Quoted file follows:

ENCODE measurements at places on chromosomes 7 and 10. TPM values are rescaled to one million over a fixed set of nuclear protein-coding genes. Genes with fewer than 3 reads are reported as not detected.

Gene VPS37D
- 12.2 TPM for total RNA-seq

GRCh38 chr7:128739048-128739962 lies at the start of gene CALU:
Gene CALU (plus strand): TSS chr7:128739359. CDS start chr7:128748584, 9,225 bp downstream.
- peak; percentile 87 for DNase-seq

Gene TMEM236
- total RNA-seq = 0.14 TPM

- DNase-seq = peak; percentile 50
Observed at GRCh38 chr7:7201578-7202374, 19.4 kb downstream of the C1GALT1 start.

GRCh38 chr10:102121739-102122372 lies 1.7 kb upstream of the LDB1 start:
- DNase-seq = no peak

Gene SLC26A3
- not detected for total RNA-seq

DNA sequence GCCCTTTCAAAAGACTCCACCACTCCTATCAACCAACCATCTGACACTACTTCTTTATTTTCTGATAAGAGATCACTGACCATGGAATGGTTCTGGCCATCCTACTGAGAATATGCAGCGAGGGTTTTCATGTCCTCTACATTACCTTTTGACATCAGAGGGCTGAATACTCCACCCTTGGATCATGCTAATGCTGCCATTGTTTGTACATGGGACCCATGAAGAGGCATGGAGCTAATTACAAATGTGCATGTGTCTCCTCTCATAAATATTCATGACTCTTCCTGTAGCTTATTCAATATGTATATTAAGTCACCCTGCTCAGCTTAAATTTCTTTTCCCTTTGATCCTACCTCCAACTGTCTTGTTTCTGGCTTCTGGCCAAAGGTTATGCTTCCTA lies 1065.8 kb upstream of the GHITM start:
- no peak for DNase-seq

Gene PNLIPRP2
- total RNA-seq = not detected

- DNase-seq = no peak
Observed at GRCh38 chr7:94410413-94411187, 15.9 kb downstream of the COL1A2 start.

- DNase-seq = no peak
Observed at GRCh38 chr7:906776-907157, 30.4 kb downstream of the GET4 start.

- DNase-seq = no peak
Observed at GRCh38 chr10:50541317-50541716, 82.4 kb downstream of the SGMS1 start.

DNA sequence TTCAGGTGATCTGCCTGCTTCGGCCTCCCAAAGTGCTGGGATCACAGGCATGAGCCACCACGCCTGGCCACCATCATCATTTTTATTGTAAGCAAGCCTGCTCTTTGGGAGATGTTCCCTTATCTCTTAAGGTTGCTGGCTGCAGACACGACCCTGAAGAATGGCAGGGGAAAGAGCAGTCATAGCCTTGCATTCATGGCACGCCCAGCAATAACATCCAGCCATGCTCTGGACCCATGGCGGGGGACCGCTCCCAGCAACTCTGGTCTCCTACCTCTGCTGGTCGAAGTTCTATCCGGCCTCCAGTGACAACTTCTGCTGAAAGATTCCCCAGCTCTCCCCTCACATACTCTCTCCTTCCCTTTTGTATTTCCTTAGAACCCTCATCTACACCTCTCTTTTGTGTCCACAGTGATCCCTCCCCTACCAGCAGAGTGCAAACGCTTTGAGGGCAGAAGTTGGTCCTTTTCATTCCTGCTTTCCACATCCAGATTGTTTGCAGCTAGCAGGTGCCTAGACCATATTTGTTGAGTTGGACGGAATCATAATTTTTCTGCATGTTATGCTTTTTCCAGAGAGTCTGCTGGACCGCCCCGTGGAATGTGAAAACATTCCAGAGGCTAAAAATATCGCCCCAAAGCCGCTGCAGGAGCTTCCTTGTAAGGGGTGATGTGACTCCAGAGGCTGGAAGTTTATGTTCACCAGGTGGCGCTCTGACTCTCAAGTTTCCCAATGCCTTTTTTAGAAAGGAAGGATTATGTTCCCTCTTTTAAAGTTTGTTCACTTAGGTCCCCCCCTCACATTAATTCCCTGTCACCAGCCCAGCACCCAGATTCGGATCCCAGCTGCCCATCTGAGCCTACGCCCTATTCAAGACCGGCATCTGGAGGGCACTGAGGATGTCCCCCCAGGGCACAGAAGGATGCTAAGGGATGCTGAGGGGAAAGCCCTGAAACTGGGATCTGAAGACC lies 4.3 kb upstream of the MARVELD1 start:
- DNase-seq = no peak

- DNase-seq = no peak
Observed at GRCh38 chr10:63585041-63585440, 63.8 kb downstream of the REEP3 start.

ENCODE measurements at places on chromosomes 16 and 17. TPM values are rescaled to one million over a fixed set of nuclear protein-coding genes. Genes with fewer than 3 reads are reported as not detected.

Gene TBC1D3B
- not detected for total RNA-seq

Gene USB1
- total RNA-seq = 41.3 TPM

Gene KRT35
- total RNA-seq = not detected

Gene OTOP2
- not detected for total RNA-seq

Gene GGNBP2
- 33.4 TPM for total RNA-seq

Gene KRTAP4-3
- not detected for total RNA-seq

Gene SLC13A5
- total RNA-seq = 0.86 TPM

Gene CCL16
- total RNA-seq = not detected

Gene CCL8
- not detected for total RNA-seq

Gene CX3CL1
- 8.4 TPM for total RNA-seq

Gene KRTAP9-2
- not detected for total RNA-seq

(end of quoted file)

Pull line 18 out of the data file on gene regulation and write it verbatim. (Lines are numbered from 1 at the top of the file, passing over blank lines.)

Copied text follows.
- total RNA-seq = not detected